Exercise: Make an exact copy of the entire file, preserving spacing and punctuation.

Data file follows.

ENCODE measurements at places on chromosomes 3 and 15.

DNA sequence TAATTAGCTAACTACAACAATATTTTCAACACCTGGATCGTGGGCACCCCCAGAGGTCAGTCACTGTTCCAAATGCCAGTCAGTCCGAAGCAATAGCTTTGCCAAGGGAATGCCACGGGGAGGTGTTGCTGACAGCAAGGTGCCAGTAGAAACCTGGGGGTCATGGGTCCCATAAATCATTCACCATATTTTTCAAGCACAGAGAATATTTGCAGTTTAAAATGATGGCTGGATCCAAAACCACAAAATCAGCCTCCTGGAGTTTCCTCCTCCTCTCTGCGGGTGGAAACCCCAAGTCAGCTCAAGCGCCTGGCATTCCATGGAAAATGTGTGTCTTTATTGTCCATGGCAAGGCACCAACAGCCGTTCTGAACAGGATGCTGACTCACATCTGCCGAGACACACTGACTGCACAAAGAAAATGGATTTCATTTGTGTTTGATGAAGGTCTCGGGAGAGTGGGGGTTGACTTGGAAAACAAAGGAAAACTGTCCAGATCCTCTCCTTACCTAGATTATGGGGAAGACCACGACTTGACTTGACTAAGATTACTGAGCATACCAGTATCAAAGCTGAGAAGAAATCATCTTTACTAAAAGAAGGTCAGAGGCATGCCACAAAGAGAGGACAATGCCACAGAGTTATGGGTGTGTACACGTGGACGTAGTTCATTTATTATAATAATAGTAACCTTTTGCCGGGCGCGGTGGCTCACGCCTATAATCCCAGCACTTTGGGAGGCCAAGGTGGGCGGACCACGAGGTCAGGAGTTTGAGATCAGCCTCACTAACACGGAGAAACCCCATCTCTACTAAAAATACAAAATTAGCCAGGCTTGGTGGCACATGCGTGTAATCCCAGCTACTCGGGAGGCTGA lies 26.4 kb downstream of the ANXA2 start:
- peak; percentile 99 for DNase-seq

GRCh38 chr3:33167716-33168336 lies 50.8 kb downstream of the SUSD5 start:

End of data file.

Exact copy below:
ENCODE measurements at places on chromosomes 3 and 15.

DNA sequence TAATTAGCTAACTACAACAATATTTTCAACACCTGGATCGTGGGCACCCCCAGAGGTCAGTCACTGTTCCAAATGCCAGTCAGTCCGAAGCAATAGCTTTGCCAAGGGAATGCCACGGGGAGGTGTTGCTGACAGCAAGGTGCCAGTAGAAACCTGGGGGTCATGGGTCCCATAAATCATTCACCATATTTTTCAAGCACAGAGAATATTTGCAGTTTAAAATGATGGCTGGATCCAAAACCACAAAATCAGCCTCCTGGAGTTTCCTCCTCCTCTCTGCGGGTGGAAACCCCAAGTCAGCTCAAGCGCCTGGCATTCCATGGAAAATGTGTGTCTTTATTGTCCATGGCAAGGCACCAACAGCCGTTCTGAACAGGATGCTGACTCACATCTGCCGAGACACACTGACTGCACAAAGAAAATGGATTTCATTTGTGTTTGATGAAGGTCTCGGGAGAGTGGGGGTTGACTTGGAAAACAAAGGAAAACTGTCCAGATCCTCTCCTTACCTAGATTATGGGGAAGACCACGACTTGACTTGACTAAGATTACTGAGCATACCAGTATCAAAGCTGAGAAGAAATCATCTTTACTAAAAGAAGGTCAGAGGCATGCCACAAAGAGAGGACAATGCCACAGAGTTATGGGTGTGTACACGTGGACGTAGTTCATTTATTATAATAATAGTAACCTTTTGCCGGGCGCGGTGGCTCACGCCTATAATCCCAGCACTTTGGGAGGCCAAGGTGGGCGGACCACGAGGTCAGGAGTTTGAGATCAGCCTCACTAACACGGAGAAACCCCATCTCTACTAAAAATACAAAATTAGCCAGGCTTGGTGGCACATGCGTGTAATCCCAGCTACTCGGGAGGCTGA lies 26.4 kb downstream of the ANXA2 start:
- peak; percentile 99 for DNase-seq

GRCh38 chr3:33167716-33168336 lies 50.8 kb downstream of the SUSD5 start: